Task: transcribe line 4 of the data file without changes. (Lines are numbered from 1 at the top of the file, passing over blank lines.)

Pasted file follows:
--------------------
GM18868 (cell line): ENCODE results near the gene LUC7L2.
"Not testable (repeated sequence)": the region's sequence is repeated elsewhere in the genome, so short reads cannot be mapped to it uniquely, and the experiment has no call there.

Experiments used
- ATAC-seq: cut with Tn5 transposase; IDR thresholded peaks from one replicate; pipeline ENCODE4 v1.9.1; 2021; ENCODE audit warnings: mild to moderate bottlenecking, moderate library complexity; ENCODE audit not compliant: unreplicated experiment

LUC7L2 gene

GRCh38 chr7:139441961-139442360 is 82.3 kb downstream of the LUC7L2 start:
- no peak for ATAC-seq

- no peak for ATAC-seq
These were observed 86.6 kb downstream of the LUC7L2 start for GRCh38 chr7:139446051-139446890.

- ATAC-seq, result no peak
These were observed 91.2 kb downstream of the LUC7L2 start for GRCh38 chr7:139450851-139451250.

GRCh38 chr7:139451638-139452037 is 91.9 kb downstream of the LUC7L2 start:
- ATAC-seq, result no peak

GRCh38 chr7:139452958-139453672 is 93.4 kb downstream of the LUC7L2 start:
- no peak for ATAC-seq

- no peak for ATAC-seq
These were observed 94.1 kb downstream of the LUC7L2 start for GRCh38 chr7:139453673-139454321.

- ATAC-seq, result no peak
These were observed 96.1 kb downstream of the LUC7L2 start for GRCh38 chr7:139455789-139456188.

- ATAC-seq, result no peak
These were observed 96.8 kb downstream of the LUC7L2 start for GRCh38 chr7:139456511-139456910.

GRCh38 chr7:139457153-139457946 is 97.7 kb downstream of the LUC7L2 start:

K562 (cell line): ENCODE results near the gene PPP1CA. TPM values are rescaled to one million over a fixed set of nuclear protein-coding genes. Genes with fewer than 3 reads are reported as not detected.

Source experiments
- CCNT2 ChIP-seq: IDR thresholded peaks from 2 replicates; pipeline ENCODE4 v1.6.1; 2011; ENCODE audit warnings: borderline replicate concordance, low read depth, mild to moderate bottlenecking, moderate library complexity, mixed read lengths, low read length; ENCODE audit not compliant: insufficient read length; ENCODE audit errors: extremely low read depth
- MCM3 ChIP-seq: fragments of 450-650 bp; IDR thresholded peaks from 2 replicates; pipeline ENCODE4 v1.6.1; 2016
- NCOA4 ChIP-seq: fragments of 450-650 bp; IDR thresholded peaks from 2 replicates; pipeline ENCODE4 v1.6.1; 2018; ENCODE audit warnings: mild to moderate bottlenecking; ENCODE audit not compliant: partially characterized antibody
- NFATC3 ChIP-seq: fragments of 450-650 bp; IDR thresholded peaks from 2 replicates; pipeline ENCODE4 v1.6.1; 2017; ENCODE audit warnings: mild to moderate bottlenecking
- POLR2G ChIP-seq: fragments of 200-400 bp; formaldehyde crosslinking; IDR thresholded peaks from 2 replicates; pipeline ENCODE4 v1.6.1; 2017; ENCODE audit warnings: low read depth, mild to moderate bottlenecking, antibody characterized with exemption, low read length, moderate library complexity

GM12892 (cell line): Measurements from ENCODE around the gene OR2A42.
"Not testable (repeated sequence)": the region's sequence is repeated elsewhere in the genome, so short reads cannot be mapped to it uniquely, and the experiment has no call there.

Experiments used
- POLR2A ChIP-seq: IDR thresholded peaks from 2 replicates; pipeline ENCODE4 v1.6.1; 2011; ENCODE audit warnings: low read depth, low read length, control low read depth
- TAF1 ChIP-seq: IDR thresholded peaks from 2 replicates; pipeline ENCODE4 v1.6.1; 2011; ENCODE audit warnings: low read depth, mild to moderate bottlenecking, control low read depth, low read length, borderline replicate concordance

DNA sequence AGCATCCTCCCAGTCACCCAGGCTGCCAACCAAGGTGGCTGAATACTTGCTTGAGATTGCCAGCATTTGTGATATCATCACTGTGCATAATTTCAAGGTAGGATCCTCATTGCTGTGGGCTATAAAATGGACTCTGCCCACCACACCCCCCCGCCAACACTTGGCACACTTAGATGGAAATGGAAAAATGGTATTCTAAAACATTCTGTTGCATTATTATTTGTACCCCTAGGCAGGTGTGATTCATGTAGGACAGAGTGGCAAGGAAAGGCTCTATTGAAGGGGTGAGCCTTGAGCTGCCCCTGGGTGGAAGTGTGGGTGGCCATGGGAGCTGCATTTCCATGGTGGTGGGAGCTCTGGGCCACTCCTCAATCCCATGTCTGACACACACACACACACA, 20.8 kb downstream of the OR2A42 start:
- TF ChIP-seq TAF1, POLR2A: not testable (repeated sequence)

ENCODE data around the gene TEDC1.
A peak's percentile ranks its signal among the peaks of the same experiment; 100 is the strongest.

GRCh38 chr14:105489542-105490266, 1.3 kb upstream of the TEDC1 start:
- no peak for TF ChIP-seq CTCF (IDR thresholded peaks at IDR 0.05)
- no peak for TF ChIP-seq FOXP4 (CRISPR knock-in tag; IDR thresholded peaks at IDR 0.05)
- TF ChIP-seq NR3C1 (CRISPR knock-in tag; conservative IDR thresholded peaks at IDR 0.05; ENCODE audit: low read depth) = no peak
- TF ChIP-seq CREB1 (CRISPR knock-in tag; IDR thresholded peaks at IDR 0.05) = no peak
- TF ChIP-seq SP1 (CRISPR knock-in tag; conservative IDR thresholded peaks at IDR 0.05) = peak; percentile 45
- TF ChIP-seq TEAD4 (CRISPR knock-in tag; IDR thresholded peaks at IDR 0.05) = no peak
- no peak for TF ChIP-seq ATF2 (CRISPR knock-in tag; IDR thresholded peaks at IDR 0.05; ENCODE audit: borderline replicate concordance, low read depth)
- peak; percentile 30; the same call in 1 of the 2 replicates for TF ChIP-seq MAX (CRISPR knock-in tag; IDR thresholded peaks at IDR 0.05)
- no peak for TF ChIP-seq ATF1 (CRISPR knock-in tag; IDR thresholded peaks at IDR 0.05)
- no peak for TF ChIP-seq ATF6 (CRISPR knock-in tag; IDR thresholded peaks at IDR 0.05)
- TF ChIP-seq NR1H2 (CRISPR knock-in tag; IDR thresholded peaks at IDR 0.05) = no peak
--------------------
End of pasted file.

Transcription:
- ATAC-seq: cut with Tn5 transposase; IDR thresholded peaks from one replicate; pipeline ENCODE4 v1.9.1; 2021; ENCODE audit warnings: mild to moderate bottlenecking, moderate library complexity; ENCODE audit not compliant: unreplicated experiment